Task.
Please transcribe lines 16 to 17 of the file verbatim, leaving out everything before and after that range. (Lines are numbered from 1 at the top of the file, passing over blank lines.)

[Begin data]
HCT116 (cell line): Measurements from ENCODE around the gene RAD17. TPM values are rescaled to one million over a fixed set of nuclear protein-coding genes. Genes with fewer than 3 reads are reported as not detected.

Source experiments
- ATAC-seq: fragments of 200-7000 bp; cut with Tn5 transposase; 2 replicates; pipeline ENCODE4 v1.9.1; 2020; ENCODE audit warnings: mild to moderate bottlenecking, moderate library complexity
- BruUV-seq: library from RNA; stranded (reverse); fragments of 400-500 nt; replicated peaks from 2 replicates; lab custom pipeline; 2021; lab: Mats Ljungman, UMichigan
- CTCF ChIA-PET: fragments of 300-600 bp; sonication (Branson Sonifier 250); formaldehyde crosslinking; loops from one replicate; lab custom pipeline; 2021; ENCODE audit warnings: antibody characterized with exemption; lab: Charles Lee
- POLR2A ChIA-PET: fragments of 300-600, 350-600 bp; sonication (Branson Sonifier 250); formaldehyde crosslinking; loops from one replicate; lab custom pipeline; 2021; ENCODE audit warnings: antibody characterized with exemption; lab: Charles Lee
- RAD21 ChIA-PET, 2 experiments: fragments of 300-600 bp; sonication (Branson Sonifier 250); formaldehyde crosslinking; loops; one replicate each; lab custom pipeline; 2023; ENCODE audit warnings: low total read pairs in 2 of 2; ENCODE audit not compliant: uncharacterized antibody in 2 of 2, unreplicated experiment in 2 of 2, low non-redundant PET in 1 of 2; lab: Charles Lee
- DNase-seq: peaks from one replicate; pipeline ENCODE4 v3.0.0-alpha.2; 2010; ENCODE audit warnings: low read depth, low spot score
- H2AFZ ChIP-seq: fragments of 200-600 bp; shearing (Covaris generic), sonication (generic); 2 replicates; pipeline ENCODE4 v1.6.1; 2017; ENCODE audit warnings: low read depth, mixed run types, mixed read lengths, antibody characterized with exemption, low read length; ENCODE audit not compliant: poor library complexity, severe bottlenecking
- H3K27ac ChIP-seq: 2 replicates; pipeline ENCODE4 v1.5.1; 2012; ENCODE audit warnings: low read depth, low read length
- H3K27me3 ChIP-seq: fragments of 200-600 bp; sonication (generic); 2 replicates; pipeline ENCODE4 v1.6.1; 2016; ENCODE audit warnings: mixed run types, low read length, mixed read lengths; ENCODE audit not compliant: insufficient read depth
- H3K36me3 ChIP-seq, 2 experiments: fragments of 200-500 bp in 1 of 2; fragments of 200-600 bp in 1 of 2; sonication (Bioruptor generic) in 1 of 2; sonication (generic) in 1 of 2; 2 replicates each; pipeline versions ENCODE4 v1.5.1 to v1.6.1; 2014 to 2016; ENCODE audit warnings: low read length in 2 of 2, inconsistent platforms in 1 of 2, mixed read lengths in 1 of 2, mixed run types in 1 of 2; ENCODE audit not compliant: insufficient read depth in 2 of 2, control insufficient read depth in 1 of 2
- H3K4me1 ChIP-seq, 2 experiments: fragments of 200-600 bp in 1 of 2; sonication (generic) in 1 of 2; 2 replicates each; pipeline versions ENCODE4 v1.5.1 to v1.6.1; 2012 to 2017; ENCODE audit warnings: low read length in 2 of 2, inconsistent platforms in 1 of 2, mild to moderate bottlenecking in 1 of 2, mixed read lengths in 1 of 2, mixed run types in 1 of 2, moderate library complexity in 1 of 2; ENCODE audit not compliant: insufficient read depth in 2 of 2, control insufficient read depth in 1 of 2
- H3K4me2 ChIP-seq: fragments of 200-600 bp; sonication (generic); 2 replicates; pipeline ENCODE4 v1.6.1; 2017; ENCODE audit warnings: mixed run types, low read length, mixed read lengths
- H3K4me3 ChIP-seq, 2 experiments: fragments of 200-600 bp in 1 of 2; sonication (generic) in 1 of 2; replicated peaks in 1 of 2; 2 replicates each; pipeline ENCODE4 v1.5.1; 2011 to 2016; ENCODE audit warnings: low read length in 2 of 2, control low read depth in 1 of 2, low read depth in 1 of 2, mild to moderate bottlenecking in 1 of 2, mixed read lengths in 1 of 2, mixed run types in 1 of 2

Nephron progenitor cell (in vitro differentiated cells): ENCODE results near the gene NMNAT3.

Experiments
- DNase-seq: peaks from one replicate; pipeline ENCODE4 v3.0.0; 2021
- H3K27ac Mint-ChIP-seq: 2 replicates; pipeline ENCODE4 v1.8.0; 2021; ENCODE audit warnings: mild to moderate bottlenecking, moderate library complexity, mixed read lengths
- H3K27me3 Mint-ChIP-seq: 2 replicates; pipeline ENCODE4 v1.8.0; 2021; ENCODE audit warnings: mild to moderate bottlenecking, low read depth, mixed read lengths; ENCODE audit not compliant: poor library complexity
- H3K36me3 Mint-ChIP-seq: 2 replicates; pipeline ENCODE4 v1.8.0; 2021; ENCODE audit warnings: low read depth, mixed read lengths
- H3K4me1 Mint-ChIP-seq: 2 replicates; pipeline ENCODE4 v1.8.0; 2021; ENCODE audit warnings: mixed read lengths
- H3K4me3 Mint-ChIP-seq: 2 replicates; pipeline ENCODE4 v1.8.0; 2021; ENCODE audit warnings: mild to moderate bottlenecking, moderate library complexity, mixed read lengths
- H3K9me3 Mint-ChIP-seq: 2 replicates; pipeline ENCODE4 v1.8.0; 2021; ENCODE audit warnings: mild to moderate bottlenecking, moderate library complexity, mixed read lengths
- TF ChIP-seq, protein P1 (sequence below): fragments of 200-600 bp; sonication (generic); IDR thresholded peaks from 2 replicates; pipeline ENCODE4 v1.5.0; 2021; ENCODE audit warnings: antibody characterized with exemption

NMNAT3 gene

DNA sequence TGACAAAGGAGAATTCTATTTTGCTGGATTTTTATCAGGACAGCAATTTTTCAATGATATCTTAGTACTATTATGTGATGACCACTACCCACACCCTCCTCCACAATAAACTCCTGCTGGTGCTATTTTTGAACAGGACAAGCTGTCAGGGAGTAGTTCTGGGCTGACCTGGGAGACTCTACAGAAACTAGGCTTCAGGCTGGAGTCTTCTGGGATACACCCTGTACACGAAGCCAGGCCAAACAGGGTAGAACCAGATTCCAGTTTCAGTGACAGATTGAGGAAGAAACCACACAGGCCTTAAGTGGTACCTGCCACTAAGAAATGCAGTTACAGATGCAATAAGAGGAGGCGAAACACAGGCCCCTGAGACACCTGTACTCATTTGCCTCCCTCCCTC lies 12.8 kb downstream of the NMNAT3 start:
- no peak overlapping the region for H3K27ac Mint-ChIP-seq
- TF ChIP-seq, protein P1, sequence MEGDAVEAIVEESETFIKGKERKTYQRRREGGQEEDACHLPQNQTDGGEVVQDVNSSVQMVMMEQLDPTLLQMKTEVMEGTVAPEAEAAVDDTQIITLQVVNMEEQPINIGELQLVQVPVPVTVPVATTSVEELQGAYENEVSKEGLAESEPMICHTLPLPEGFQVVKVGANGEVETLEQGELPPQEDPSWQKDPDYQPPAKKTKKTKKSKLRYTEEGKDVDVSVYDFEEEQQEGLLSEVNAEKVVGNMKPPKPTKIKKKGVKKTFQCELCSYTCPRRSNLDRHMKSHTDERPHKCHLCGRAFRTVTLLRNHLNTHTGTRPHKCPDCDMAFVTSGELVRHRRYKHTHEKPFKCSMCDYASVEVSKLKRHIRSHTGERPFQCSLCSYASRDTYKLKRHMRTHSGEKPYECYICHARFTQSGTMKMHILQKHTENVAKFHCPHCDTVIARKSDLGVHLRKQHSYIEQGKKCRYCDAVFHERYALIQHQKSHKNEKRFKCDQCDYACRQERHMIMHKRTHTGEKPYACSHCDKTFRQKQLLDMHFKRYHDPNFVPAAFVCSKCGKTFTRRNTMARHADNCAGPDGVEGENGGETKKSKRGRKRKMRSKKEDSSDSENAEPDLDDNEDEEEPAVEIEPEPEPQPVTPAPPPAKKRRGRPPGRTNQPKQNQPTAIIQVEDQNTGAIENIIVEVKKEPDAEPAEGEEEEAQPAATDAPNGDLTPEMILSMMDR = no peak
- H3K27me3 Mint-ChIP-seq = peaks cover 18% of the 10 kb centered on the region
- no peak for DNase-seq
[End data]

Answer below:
Nephron progenitor cell (in vitro differentiated cells): ENCODE results near the gene NMNAT3.

Experiments